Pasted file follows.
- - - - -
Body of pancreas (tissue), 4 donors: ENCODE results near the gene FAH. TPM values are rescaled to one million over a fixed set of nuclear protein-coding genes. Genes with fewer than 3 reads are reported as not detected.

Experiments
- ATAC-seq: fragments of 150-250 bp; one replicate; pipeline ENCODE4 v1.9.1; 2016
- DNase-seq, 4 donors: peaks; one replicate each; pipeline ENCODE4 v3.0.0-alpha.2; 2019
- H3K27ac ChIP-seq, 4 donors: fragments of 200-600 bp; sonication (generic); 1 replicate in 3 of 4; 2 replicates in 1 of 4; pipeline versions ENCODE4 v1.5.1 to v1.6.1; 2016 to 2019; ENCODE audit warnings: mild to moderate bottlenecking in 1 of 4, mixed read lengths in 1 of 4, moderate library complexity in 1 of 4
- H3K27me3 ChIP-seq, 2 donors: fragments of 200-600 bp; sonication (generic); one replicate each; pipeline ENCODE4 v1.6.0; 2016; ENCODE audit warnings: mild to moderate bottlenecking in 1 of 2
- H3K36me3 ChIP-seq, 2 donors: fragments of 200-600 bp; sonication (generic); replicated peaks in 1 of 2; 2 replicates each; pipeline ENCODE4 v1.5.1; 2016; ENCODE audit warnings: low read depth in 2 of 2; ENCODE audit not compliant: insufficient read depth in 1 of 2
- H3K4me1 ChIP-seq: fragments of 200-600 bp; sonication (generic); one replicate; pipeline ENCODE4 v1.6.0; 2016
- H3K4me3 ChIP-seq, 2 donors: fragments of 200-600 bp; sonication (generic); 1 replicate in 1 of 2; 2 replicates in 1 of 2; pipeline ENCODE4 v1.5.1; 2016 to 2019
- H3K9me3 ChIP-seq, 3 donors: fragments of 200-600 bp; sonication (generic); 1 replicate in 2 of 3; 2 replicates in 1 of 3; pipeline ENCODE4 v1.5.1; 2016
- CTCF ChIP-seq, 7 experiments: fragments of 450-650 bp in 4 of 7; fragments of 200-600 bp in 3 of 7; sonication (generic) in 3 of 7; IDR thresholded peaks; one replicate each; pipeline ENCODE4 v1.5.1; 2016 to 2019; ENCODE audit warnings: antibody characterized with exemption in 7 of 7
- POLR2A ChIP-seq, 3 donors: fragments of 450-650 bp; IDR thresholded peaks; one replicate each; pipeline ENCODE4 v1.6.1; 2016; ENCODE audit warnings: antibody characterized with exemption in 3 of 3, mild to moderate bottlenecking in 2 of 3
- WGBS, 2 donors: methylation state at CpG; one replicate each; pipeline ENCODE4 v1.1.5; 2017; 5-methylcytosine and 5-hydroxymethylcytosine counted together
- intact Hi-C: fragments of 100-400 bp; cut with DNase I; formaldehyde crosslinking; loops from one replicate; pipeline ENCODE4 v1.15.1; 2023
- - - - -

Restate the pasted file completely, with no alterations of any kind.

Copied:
Body of pancreas (tissue), 4 donors: ENCODE results near the gene FAH. TPM values are rescaled to one million over a fixed set of nuclear protein-coding genes. Genes with fewer than 3 reads are reported as not detected.

Experiments
- ATAC-seq: fragments of 150-250 bp; one replicate; pipeline ENCODE4 v1.9.1; 2016
- DNase-seq, 4 donors: peaks; one replicate each; pipeline ENCODE4 v3.0.0-alpha.2; 2019
- H3K27ac ChIP-seq, 4 donors: fragments of 200-600 bp; sonication (generic); 1 replicate in 3 of 4; 2 replicates in 1 of 4; pipeline versions ENCODE4 v1.5.1 to v1.6.1; 2016 to 2019; ENCODE audit warnings: mild to moderate bottlenecking in 1 of 4, mixed read lengths in 1 of 4, moderate library complexity in 1 of 4
- H3K27me3 ChIP-seq, 2 donors: fragments of 200-600 bp; sonication (generic); one replicate each; pipeline ENCODE4 v1.6.0; 2016; ENCODE audit warnings: mild to moderate bottlenecking in 1 of 2
- H3K36me3 ChIP-seq, 2 donors: fragments of 200-600 bp; sonication (generic); replicated peaks in 1 of 2; 2 replicates each; pipeline ENCODE4 v1.5.1; 2016; ENCODE audit warnings: low read depth in 2 of 2; ENCODE audit not compliant: insufficient read depth in 1 of 2
- H3K4me1 ChIP-seq: fragments of 200-600 bp; sonication (generic); one replicate; pipeline ENCODE4 v1.6.0; 2016
- H3K4me3 ChIP-seq, 2 donors: fragments of 200-600 bp; sonication (generic); 1 replicate in 1 of 2; 2 replicates in 1 of 2; pipeline ENCODE4 v1.5.1; 2016 to 2019
- H3K9me3 ChIP-seq, 3 donors: fragments of 200-600 bp; sonication (generic); 1 replicate in 2 of 3; 2 replicates in 1 of 3; pipeline ENCODE4 v1.5.1; 2016
- CTCF ChIP-seq, 7 experiments: fragments of 450-650 bp in 4 of 7; fragments of 200-600 bp in 3 of 7; sonication (generic) in 3 of 7; IDR thresholded peaks; one replicate each; pipeline ENCODE4 v1.5.1; 2016 to 2019; ENCODE audit warnings: antibody characterized with exemption in 7 of 7
- POLR2A ChIP-seq, 3 donors: fragments of 450-650 bp; IDR thresholded peaks; one replicate each; pipeline ENCODE4 v1.6.1; 2016; ENCODE audit warnings: antibody characterized with exemption in 3 of 3, mild to moderate bottlenecking in 2 of 3
- WGBS, 2 donors: methylation state at CpG; one replicate each; pipeline ENCODE4 v1.1.5; 2017; 5-methylcytosine and 5-hydroxymethylcytosine counted together
- intact Hi-C: fragments of 100-400 bp; cut with DNase I; formaldehyde crosslinking; loops from one replicate; pipeline ENCODE4 v1.15.1; 2023